August 15, 2010, Mt Baker, Squak Squak Squak Squak

8/15/10
WA Cascades West Slopes North (Mt Baker)
8922
6
Posted by Amar Andalkar on 8/16/10 1:29am
Well, I expected a bunch of other skiers to have been up here over the weekend, and for someone else to have written a trip report -- but I don't see any TRs yet, so here goes another . . . because it's still SO GOOD. The best ski conditions I have ever seen in mid-August.

My fourth time up the Squak Glacier in 3 weeks, and snow conditions have actually IMPROVED since my last trip here 9 days earlier ().


Carving corn past the seracs of Squak Glacier.

Dave Coleman joined me this time, and after a nice bug-free car camp, we headed up from the trailhead just after 6am. Only a few bugs along the trail, plus most of the muddy sections have dried, and trail crews have removed all of the fallen trees during the past week too. Took the climbers path at the first moraine (about 3.5 miles) and after about a quarter-mile of moraine travel, were soon skinning up continuous snow from 5200 ft beside the creek in the drainage SW of Crag View, just after 8am. Surprisingly the snow had frozen fairly solid overnight even at this low elevation, despite the ongoing heat wave with the free-air freezing level hovering near 15000 ft. A testament to the power of radiational cooling on a very clear night, acting on well-consolidated summer snow -- I've rarely if ever seen snow frozen down to 10000 ft below the freezing level!


Sherman Peak and Squak Glacier, reflected in a puddle at the 4600 ft saddle.

The firm snow, topped by a thin layer softening nicely in the morning sun, made for ideal fast skinning conditions, and progress was quick up the moraine basin and onto the Squak, maintaining about 1500-1700 vert per hour. As we approached 9000 ft, we angled well left to end-run the former crux crevasse, and this very safe route should remain passable for a few more weeks. As we skinned up past it, I headed over to take a look at the old crevasse crossing, and found that all of the bridges and passages across it had failed -- what I had skinned and skied across 9 days earlier now had a 2 ft long gap of open air.


The gap in the old passage across the former crux crevasse.


Crossing the bergschrund at 9400 ft, with Glacier Peak on the horizon.

The bergschrund crossing at 9400 ft (where the Squak route joins the Easton route) still goes easily and safely too, as does the route up the Roman Wall which detours left to avoid cracks opening across former bootpacks. We brought a rope and glacier gear, but never needed it. Very easy skinning up the Roman Wall this time, I saw no evidence of a recent skin track, but putting in a new one was simple in a few inches of softened snow well-bonded to a firm base. We topped out on Grant Peak at 12:30pm, having seen two large climbing parties descending, but shockingly no other skiers yet. A 15-20 mph SE breeze kept things chilly atop the summit despite clear skies and glorious sunshine, but was easy to escape just below on the NW side of the knob. Enjoyed a nice long lunch break out of the wind.


Carving soft corn on the upper Roman Wall.

Skied down around 1:30pm, after another pair of skiers had finally joined us on top. Nice turns down the Roman Wall, staying on smooth snow west of the bootpack, oversoftened a bit but still carving like butter. The several inches of recent new snow up high has not fully consolidated yet, so it's more like spring snow conditions than summer up there. A few slightly sticky patches from 9000 down to 7500 ft, but mostly nice turns on smooth soft snow. And then, quite unexpectedly, it got really good -- smoother, firmer, faster, and less sticky below 7500 ft, perfect for carving big GS turns. I got overexcited and strayed left of our ascent route, suddenly skiing over a 3 ft wide open crack at high speed, gotta be more careful than that.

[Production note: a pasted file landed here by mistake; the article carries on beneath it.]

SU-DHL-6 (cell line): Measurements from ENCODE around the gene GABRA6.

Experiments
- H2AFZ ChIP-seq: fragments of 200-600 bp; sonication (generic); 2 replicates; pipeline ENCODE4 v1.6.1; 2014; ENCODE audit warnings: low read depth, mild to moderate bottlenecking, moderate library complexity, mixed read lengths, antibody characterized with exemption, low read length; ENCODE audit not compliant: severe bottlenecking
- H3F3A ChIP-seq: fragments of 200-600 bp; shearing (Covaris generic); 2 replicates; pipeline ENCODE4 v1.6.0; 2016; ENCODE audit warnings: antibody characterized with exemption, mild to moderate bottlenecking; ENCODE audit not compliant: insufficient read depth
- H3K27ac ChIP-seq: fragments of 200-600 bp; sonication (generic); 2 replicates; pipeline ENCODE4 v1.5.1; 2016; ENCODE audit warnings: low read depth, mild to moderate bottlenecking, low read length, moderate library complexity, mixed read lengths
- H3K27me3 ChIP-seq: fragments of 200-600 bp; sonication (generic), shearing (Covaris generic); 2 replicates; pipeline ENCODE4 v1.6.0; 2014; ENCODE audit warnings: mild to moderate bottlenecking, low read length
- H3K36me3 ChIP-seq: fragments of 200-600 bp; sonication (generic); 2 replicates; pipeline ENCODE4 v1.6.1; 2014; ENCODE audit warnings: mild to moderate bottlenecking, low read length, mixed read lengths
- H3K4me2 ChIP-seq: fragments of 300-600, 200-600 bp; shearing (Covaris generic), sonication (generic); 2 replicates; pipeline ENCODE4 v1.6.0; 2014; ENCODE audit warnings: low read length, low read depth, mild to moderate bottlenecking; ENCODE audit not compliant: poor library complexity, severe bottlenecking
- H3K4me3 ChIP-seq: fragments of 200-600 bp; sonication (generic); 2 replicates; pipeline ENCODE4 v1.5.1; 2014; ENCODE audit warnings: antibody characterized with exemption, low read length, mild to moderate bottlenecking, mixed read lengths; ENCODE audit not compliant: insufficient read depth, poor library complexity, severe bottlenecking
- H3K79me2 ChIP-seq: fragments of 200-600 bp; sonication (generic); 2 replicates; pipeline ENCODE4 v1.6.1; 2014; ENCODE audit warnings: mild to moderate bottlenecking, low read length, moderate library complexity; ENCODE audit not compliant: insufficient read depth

Sweet smooth turns on the Squak.

Nice turns all the way down the rest of the glacier and the moraine basin, with shallow suncups well-softened and easily carveable, reaching our hiking boots at 5200 ft around 2:20pm. We did have to gently step our skis across a few feet of rocks near 5400 ft as the warm sun had melted away the morning's thin passage, the heat wave is quickly making the snow more discontinuous along the lower section of this route. Back to the trailhead just before 4pm, where a sudden onslaught of black flies sent us scurrying quickly into the car and on our way.


Skiing the basin below the ice cliff near 6700 ft.


Skiing out via the moraine basin, near 6000 ft.

Another outstanding day on the Great White Watcher, still offering nearly 5600 vertical ft of excellent summer turns for 7500 ft of effort. The Squak Glacier route remains in stellar shape, both in terms of crevasses and snow conditions, and it should ski nicely for a few more weeks at least. I think I'll be heading back up Mount Baker a few more times in August and September, certainly via the Squak and maybe also the Coleman-Deming or even the Easton routes for variety.

Hey Amar
If you give me some $$$$$ I will paint you your very own parking spot at the trail head.

I'm sure a few people can vouch for my painting skills.

Amar,

Thanks for the summit info on the lower mountain goods.  I was the second person of the two you saw on the summit.  Those turns were absolutely amazing !  Cheers,

t

In additional news today, Amar Andalkar will start a new website called SAY.  Squak All Year.

Not so fast,  Amar will soon post a Paradise Gl  report.

author=daveb link=topic=17313.msg73001#msg73001 date=1282081734]
In additional news today, Amar Andalkar will start a new website called SAY.  Squak All Year.


Too funny Dave  ;D ;D

Now if only the Park Headwall would consolidate...just in time as the forecasted change in weather, go figure.

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august-15-2010-mt-baker-squak-squak-squak-squak
Amar Andalkar
2010-08-16 08:29:15